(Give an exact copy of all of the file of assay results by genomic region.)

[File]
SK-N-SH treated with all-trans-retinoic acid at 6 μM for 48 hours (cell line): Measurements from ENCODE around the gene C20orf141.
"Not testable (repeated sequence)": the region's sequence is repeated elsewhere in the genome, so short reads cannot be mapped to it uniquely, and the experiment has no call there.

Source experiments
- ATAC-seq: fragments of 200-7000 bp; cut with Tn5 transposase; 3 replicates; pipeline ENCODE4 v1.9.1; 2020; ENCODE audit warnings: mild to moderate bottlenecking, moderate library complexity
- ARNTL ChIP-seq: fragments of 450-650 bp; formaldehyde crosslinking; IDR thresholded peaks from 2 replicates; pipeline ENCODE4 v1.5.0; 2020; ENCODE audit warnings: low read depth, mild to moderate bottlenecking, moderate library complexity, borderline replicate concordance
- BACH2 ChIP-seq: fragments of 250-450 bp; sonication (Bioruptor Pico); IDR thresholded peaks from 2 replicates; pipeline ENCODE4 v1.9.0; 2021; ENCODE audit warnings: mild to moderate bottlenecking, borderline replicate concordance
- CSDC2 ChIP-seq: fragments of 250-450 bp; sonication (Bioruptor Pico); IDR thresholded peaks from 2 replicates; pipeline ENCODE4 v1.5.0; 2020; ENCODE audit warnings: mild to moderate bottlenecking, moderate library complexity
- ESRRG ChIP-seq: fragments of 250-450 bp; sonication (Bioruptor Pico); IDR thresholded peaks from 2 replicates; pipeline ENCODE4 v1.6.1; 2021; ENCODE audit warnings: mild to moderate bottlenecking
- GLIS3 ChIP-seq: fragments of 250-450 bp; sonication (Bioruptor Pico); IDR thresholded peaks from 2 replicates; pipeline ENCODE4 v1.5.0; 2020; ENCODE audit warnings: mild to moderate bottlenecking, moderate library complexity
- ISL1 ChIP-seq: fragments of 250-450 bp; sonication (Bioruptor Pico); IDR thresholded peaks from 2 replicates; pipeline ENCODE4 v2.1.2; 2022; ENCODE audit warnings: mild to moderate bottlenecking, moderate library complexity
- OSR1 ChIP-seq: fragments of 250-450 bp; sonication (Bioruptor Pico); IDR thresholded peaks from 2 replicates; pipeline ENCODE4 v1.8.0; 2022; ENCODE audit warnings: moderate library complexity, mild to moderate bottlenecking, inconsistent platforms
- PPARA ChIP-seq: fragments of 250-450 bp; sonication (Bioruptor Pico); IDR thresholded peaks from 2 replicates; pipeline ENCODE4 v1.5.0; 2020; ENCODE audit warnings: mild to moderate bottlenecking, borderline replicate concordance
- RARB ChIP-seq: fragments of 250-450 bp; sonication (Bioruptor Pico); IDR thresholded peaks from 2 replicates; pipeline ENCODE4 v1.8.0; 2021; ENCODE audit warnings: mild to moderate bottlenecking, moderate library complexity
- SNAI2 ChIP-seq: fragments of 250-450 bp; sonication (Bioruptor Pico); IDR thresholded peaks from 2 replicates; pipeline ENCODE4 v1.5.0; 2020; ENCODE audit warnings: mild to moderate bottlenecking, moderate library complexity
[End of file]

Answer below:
SK-N-SH treated with all-trans-retinoic acid at 6 μM for 48 hours (cell line): Measurements from ENCODE around the gene C20orf141.
"Not testable (repeated sequence)": the region's sequence is repeated elsewhere in the genome, so short reads cannot be mapped to it uniquely, and the experiment has no call there.

Source experiments
- ATAC-seq: fragments of 200-7000 bp; cut with Tn5 transposase; 3 replicates; pipeline ENCODE4 v1.9.1; 2020; ENCODE audit warnings: mild to moderate bottlenecking, moderate library complexity
- ARNTL ChIP-seq: fragments of 450-650 bp; formaldehyde crosslinking; IDR thresholded peaks from 2 replicates; pipeline ENCODE4 v1.5.0; 2020; ENCODE audit warnings: low read depth, mild to moderate bottlenecking, moderate library complexity, borderline replicate concordance
- BACH2 ChIP-seq: fragments of 250-450 bp; sonication (Bioruptor Pico); IDR thresholded peaks from 2 replicates; pipeline ENCODE4 v1.9.0; 2021; ENCODE audit warnings: mild to moderate bottlenecking, borderline replicate concordance
- CSDC2 ChIP-seq: fragments of 250-450 bp; sonication (Bioruptor Pico); IDR thresholded peaks from 2 replicates; pipeline ENCODE4 v1.5.0; 2020; ENCODE audit warnings: mild to moderate bottlenecking, moderate library complexity
- ESRRG ChIP-seq: fragments of 250-450 bp; sonication (Bioruptor Pico); IDR thresholded peaks from 2 replicates; pipeline ENCODE4 v1.6.1; 2021; ENCODE audit warnings: mild to moderate bottlenecking
- GLIS3 ChIP-seq: fragments of 250-450 bp; sonication (Bioruptor Pico); IDR thresholded peaks from 2 replicates; pipeline ENCODE4 v1.5.0; 2020; ENCODE audit warnings: mild to moderate bottlenecking, moderate library complexity
- ISL1 ChIP-seq: fragments of 250-450 bp; sonication (Bioruptor Pico); IDR thresholded peaks from 2 replicates; pipeline ENCODE4 v2.1.2; 2022; ENCODE audit warnings: mild to moderate bottlenecking, moderate library complexity
- OSR1 ChIP-seq: fragments of 250-450 bp; sonication (Bioruptor Pico); IDR thresholded peaks from 2 replicates; pipeline ENCODE4 v1.8.0; 2022; ENCODE audit warnings: moderate library complexity, mild to moderate bottlenecking, inconsistent platforms
- PPARA ChIP-seq: fragments of 250-450 bp; sonication (Bioruptor Pico); IDR thresholded peaks from 2 replicates; pipeline ENCODE4 v1.5.0; 2020; ENCODE audit warnings: mild to moderate bottlenecking, borderline replicate concordance
- RARB ChIP-seq: fragments of 250-450 bp; sonication (Bioruptor Pico); IDR thresholded peaks from 2 replicates; pipeline ENCODE4 v1.8.0; 2021; ENCODE audit warnings: mild to moderate bottlenecking, moderate library complexity
- SNAI2 ChIP-seq: fragments of 250-450 bp; sonication (Bioruptor Pico); IDR thresholded peaks from 2 replicates; pipeline ENCODE4 v1.5.0; 2020; ENCODE audit warnings: mild to moderate bottlenecking, moderate library complexity